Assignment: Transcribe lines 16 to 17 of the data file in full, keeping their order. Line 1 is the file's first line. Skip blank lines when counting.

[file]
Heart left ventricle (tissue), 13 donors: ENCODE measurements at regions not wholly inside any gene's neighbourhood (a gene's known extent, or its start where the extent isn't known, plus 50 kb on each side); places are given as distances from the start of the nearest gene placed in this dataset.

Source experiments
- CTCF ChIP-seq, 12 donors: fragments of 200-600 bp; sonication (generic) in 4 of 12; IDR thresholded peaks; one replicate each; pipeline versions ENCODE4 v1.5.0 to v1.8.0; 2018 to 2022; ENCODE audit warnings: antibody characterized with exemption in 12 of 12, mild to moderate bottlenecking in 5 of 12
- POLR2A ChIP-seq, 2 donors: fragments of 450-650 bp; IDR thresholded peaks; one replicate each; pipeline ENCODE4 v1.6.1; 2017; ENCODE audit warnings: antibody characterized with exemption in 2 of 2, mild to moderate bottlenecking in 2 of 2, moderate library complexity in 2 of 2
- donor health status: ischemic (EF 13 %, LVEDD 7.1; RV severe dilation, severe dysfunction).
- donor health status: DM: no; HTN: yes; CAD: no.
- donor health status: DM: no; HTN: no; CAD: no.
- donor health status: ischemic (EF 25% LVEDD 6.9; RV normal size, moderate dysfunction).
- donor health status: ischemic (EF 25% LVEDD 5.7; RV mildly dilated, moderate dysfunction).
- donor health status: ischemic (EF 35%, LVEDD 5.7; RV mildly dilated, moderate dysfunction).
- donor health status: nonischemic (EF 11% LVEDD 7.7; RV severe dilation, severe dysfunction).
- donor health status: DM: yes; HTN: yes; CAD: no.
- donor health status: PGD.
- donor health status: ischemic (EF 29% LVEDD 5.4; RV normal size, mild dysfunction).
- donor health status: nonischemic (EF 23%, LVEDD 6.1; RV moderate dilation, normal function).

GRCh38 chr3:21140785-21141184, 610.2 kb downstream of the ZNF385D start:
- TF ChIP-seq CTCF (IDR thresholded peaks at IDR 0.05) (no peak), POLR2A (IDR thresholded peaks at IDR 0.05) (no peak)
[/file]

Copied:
GRCh38 chr3:21140785-21141184, 610.2 kb downstream of the ZNF385D start:
- TF ChIP-seq CTCF (IDR thresholded peaks at IDR 0.05) (no peak), POLR2A (IDR thresholded peaks at IDR 0.05) (no peak)